Sunday, November 16, 2014

Access Modes – setgid, setuid and Sticky bits

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When ever we log into the system , a shell is started. While working there are many files that belong to many other users who have created them and we don’t have permissions to do any thing on this. Consider the case of a file /etc/passwd , this is a password file maintained by linux kernel for storing the user password. This file permission is set to change for only root user. So now consider when a different user want to change his password , the password should be updated in this file but if the file has only permission for root then how can the newly password will update this file.

[root@localhost templer]# ls -lart /etc/passwd
-rw-r--r--. 1 root root 2196 Aug 27 19:47 /etc/passwd

Suid and sgid
The linux permission model has 2 special cases modes called suid(set user ID) and sgrid (set Group ID). When a program is set with suid access , it will run the file as if it had been started by the file owner rather than the user who started that. Similarly with the sgid access mode set , the program will run as if it is running by a user who belong to the file group rather than his own group.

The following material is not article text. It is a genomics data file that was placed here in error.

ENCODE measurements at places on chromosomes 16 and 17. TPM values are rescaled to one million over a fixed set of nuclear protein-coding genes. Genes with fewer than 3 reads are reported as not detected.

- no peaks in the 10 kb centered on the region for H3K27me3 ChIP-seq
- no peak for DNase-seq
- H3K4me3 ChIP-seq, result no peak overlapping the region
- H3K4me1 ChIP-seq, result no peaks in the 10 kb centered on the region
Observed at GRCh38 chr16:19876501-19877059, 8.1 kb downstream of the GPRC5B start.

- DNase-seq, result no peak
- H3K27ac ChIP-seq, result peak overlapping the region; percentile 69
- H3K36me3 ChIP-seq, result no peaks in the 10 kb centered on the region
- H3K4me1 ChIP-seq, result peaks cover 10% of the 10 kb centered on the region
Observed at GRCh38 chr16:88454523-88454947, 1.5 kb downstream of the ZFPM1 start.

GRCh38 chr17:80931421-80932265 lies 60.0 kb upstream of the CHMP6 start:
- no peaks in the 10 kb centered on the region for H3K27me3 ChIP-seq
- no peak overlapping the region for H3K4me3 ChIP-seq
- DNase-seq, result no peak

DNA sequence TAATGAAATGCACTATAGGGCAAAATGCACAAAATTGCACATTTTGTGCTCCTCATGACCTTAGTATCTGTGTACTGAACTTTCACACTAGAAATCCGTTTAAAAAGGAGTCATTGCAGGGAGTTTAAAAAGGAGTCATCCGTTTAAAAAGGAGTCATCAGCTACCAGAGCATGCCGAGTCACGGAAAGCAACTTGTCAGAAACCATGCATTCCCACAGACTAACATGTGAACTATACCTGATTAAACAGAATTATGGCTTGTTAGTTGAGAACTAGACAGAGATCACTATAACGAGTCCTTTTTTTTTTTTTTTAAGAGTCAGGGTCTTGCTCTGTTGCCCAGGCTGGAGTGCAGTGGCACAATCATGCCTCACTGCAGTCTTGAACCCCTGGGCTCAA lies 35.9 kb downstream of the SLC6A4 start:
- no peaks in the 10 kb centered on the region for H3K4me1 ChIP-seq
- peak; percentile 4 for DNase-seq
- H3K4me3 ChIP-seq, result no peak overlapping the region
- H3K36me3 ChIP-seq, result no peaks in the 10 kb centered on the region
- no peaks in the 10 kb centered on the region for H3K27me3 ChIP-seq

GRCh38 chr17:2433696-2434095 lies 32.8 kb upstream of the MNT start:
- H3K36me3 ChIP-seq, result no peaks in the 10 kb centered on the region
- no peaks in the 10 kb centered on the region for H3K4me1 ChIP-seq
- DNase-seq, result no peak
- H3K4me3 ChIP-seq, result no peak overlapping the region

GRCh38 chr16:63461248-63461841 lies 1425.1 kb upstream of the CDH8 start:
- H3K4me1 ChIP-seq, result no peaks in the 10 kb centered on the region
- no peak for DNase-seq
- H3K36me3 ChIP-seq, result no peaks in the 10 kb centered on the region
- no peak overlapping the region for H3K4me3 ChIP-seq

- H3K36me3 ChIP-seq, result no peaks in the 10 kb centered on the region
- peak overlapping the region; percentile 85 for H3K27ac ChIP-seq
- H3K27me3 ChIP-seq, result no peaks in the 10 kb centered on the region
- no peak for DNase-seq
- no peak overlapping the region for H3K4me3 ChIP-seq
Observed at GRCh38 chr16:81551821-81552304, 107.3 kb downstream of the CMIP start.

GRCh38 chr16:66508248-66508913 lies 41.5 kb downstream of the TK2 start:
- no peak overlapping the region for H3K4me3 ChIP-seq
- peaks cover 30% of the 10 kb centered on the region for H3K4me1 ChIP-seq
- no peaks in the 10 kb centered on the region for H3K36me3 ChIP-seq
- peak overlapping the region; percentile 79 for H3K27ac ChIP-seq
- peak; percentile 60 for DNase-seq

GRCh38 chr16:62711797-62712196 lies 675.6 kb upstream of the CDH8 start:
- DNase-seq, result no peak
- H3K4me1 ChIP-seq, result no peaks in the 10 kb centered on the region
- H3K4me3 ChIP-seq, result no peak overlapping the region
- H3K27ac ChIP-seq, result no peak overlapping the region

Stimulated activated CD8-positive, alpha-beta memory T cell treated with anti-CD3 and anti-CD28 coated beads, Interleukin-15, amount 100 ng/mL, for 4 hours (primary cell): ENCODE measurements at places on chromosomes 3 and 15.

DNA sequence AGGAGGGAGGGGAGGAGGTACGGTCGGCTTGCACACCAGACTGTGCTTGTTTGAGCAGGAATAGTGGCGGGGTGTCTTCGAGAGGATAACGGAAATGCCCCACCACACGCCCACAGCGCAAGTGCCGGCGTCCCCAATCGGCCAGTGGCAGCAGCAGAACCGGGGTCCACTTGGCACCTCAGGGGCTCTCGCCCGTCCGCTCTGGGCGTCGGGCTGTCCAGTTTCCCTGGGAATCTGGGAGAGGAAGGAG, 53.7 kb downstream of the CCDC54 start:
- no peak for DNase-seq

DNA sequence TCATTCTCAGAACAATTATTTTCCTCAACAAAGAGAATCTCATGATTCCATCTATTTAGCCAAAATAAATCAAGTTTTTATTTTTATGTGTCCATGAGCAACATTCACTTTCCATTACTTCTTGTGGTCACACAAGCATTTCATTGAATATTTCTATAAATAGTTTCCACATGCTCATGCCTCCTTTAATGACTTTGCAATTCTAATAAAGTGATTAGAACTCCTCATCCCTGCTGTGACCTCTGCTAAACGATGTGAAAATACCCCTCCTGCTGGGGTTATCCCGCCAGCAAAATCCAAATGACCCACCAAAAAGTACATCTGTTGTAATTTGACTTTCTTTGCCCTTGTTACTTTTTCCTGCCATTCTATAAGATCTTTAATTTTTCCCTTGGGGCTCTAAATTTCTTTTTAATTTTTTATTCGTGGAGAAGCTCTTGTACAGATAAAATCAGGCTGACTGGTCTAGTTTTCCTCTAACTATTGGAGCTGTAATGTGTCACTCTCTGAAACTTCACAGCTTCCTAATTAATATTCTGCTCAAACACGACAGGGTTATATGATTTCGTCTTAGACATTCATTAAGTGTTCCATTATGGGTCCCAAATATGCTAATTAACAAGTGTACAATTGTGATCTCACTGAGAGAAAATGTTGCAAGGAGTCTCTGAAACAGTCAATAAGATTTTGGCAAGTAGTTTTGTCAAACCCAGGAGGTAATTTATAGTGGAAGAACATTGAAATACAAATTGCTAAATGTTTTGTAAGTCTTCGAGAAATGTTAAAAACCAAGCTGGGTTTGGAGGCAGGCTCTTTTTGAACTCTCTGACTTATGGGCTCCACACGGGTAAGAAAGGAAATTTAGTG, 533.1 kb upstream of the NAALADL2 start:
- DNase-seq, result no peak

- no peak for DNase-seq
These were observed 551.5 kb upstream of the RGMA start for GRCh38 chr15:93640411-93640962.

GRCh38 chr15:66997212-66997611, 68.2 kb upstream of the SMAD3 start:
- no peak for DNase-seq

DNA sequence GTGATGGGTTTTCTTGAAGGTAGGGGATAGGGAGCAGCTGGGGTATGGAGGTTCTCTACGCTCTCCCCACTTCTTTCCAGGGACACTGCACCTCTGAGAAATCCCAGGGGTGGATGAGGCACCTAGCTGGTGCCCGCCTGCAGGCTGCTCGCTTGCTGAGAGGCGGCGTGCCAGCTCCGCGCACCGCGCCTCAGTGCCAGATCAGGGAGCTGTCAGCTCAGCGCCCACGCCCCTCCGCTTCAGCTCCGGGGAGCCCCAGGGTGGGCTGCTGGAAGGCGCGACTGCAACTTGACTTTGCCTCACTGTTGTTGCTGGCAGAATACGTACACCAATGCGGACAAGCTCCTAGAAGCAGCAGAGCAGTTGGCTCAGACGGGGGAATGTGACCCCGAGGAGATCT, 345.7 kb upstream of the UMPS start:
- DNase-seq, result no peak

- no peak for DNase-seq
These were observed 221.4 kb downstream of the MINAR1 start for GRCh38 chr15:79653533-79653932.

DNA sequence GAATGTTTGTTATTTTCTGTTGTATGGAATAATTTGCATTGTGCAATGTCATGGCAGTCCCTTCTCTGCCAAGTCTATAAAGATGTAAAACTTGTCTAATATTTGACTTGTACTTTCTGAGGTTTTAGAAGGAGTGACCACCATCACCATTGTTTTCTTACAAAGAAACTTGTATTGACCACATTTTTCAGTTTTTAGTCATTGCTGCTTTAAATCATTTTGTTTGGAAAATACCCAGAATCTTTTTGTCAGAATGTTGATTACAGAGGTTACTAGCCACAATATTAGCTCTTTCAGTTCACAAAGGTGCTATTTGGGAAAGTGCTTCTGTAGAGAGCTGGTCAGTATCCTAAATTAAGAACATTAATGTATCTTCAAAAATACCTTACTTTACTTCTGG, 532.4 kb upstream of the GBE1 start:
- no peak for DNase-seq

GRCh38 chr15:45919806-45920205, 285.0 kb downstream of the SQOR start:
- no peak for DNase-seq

We can use chmod command by adding a ‘4’ at the beginning of the permission for suid as
Chmod 4755 test_file

Now once we check the file we see

[root@localhost templer]# chmod 4755 hello
[root@localhost templer]# ll
total 0
-rwsr-xr-x 1 root root 0 Nov 14 15:09 hello

Similarly we can add ‘2’ at the beginning of the permission for sgid as
Chmod  2755 test_file

Now once we check the file we see

[root@localhost templer]# chmod 2755 hello
[root@localhost templer]# ll
total 0
-rwxr-sr-x 1 root root 0 Nov 14 15:09 hello

Sticky Bit
Linux directory access permissions define that if a user has write permissions on a directory he can rename or remove the files in that directory even though the files does not belong to that him. So When the owner of the directory sets a Sticky bit , the files cannot be either renamed or removed by any user (leaving the owner and root)

chmod +t /tmp   to set the sticky bit
chmod -t /tmp   to remove the sticky bit
        or
chmod 1755 /tmp  prefix a '1' to set the sticky bit


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